The first 10 amendments to the U.S. Constitution, known as the "Bill of Rights," guarantee freedom of speech, religion, association, assembly and due process of law. I fear these rights have become temporary privileges, which is why I introduced Senate Bill 999, The Liberty Preservation Act.

In 1942, after the bombing of Pearl Harbor, President Franklin D. Roosevelt issued Executive Order 9066, which moved 110,000 American citizens into internment camps. These American citizens were forced out of their homes and into internment camps based upon their Japanese heritage.

Until Feb. 18, 1942, these citizens had the same rights as other Americans. On Feb. 19, these same 110,000 people -- who did nothing wrong -- were forced into internment camps by their government. There rights were stripped -- no right to lawyer, no right of due process of law -- the only right they had was "right this way" into the internment camp.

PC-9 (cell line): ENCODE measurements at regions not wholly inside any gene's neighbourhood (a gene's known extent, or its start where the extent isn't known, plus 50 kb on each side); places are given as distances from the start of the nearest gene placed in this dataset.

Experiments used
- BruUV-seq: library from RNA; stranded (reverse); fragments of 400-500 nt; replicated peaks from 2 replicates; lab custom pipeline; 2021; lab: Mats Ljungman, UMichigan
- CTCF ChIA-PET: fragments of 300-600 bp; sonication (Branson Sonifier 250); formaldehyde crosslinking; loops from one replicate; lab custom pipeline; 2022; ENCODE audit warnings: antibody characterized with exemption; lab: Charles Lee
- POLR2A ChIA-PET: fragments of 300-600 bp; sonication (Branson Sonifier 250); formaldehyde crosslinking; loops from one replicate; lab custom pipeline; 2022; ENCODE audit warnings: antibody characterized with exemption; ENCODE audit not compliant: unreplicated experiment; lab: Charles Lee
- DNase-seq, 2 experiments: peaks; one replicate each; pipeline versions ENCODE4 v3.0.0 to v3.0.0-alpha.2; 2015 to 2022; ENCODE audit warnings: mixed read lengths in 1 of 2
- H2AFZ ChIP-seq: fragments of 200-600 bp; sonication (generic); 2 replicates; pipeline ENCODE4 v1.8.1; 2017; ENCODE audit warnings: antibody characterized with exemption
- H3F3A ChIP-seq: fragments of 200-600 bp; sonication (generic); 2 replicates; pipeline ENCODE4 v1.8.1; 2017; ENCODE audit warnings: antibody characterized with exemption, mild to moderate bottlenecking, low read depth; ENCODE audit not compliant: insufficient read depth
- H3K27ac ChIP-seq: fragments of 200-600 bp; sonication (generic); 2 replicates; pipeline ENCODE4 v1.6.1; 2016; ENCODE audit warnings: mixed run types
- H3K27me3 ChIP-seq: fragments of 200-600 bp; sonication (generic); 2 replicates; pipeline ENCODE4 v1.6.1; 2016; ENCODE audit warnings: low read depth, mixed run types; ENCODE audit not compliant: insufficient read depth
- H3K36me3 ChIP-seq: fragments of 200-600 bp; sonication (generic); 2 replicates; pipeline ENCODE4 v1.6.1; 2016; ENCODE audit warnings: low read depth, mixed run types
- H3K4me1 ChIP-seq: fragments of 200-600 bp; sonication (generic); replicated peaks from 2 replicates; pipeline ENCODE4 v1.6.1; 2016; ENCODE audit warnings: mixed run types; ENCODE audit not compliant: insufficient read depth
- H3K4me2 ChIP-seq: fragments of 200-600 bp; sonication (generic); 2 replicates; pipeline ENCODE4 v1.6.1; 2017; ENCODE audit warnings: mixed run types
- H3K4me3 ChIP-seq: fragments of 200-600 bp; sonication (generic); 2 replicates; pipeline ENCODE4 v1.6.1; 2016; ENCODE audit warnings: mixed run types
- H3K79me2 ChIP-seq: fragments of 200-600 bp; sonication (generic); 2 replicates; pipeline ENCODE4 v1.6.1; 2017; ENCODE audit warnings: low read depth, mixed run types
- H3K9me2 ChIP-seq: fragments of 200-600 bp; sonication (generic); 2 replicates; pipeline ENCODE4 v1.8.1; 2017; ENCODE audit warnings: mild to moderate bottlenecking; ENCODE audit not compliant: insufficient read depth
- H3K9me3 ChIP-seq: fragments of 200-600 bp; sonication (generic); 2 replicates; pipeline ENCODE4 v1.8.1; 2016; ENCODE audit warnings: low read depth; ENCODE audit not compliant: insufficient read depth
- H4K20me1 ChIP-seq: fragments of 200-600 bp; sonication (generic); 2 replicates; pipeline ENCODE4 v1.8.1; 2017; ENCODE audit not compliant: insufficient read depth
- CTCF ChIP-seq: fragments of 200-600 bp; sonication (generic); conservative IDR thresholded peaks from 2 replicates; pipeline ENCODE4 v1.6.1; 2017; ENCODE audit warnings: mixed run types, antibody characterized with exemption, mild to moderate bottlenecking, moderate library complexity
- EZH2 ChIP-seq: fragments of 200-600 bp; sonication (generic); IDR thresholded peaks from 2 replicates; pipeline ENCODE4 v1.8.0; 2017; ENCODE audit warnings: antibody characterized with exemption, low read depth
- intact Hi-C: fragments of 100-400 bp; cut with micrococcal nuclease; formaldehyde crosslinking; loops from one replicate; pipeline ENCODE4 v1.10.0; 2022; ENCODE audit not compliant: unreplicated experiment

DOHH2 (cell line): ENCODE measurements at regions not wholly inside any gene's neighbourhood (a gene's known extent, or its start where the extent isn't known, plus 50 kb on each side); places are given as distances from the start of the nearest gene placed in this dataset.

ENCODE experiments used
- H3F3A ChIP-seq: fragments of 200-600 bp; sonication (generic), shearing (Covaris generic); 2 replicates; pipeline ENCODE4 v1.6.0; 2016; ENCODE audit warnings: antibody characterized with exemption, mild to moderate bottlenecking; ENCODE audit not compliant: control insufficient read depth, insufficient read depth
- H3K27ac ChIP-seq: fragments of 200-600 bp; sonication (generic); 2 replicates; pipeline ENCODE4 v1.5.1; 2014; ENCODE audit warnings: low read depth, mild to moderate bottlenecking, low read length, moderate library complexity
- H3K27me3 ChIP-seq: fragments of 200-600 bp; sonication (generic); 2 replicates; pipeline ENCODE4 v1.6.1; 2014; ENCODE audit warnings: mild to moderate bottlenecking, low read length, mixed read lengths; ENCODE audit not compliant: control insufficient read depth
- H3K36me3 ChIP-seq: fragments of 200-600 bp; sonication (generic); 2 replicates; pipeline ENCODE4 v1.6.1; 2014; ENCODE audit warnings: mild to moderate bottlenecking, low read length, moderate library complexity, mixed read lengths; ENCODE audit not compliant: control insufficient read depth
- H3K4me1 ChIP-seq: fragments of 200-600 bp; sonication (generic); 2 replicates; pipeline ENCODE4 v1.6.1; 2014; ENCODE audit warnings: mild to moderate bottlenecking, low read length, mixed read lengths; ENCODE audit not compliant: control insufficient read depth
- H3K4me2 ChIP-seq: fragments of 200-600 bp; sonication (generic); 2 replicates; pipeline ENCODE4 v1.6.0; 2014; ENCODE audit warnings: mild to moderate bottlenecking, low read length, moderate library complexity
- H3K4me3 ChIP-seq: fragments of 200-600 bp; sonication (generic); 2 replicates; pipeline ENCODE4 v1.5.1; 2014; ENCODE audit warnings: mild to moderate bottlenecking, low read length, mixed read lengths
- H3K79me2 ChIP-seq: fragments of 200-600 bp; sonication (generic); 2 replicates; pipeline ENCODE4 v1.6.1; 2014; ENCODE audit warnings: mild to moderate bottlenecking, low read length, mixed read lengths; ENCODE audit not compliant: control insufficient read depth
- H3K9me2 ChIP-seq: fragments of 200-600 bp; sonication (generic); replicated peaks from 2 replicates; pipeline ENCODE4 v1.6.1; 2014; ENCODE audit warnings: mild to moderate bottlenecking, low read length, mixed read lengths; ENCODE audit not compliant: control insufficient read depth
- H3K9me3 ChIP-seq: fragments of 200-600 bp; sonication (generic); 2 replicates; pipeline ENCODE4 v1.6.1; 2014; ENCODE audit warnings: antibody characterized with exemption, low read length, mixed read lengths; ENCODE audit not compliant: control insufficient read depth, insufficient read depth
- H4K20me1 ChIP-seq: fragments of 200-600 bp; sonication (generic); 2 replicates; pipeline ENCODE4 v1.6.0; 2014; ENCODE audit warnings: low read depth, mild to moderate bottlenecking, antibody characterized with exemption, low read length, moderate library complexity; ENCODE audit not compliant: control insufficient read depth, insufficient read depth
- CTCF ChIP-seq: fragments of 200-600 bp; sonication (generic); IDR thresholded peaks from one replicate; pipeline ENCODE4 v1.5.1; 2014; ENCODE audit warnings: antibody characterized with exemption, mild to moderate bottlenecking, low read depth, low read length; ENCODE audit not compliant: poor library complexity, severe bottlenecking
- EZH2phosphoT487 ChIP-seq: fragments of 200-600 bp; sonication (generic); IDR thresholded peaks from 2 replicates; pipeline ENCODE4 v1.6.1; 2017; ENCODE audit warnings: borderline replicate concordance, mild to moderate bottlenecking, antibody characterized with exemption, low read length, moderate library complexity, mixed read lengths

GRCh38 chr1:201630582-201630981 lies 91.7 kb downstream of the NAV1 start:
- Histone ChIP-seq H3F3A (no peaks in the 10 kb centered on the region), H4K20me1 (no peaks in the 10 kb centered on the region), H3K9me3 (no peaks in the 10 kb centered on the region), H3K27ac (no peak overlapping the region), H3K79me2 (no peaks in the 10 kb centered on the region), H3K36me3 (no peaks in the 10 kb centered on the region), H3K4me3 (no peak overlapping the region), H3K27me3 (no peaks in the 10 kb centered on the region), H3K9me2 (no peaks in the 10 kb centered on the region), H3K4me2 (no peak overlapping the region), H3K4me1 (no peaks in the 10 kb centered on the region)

When will our modern-day Feb. 19 come, and what will the government use to determine how our rights will be restricted? Race? Religion? Age? Wealth?

When Japanese-Americans most needed their rights, their government took them away. "Rights" are not "rights" if your government can take them away.


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In 1942, the government said they were able to take rights away because of the fear of Japanese spies in our country. Those of Japanese heritage were stripped of their rights as American citizens. Did we do the same with people of German heritage (we were also at war with Germany)? The government chose who they wanted to persecute and used the fear of war to justify their actions.

I fear the National Defense Authorization Act (NDAA) takes us down the same road by allowing the U.S. government to legally hold citizens in detention -- without due process of law -- as guaranteed to Americans by the Bill of Rights.

My legislation exempts Pennsylvania from complying with NDAA as it relates to the "indefinite detention" of certain persons by the U.S. government. A number of other states have taken similar action, including Wyoming, which was the model for my legislation.

Protecting our rights makes sense, right?

-- State Sen. Mike Folmer is a Republican serving District 48, which in cludes parts of Berks, Chester, Dauphin, Lancaster and Lebanon. He will rep resent parts of York County when red istrcting takes effect next year.